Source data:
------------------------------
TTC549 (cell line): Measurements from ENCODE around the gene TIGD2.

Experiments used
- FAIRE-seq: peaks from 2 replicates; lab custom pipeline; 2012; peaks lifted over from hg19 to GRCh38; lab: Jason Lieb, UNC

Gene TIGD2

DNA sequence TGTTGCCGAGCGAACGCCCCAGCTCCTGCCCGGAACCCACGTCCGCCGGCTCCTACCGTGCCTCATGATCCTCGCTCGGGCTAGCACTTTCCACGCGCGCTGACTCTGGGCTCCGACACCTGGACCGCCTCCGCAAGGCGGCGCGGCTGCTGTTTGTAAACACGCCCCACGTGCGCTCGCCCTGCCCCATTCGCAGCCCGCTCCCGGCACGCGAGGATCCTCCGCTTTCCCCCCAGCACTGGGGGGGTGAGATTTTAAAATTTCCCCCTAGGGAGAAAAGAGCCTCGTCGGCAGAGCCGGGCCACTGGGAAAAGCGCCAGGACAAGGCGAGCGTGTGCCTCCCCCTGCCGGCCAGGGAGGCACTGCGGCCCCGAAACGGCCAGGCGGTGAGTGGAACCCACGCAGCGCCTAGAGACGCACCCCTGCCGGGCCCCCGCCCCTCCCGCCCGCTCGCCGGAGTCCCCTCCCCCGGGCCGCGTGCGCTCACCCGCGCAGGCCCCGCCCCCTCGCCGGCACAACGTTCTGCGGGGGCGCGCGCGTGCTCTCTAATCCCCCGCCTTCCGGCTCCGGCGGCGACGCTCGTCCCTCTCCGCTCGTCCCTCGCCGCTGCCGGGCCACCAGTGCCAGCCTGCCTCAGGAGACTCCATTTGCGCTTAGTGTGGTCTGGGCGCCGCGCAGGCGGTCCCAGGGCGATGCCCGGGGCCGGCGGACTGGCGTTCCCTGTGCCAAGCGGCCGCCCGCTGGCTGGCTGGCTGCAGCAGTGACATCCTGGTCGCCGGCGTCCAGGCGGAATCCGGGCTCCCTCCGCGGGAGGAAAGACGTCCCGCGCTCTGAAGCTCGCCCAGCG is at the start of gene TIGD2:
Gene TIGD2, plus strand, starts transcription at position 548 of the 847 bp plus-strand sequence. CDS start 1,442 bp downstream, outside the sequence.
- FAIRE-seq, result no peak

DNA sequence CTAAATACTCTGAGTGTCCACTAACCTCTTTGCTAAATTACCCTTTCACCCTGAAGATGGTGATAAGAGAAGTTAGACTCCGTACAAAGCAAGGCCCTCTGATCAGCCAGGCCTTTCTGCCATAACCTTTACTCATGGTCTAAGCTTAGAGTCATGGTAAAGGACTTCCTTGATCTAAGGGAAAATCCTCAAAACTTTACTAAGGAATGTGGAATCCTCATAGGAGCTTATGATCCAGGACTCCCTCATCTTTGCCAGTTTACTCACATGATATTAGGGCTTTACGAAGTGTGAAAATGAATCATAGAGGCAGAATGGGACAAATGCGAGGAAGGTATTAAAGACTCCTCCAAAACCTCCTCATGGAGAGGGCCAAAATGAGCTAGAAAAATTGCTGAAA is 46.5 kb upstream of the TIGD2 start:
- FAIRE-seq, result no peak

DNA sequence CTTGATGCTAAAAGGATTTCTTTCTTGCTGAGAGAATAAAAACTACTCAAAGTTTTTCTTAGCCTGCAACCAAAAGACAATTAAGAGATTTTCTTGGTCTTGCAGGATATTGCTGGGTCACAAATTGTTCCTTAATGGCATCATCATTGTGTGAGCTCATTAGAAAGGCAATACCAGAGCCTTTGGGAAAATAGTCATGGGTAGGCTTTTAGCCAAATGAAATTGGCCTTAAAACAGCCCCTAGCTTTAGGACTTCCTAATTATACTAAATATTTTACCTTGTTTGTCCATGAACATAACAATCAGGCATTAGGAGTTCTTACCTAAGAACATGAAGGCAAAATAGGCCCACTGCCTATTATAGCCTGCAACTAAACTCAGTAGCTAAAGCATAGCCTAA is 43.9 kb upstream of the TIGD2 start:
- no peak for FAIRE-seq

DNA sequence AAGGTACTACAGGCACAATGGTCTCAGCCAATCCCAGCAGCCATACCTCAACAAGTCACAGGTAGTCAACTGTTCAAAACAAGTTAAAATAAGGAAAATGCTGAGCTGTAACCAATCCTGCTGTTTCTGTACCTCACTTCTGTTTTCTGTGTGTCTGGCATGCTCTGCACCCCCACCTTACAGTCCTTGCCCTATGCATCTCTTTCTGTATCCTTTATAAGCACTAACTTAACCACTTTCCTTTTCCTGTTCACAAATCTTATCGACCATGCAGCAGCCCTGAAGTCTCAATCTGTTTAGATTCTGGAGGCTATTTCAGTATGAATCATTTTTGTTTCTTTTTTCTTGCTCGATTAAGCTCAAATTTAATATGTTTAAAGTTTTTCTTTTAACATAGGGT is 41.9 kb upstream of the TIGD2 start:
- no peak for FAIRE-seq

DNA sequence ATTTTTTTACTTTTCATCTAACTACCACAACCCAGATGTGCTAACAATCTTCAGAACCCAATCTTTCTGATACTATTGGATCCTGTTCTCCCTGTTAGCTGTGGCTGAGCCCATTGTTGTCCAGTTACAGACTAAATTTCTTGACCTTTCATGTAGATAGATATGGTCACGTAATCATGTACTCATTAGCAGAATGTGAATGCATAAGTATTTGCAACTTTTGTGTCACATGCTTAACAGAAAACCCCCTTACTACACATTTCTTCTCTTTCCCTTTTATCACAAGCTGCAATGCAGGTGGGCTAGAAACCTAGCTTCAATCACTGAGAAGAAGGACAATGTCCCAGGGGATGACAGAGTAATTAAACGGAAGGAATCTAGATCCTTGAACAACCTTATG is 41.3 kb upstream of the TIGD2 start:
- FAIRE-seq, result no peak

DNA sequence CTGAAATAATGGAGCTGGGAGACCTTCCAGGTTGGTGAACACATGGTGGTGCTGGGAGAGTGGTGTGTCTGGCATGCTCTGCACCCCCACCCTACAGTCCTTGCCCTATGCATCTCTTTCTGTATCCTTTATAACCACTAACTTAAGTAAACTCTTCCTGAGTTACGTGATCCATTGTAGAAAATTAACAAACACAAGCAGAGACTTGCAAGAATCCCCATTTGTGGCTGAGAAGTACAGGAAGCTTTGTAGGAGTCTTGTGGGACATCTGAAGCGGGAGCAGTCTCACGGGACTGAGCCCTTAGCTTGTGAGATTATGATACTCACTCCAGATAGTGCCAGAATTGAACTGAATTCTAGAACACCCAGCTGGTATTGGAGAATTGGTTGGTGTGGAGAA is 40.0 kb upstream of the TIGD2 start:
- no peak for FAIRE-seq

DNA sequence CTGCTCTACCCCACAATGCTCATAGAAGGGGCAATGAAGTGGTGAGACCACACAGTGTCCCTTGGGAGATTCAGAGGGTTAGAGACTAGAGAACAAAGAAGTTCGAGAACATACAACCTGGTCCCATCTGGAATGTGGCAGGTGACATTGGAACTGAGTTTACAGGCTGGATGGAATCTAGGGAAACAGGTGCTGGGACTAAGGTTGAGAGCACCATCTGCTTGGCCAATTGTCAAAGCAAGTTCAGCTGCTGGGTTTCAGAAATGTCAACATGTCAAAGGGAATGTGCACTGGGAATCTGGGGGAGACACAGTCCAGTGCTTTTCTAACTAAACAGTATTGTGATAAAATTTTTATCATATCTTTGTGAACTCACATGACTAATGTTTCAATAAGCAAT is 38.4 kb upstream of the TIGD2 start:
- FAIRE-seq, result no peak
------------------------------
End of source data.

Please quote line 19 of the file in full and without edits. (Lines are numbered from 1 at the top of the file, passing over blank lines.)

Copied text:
- FAIRE-seq, result no peak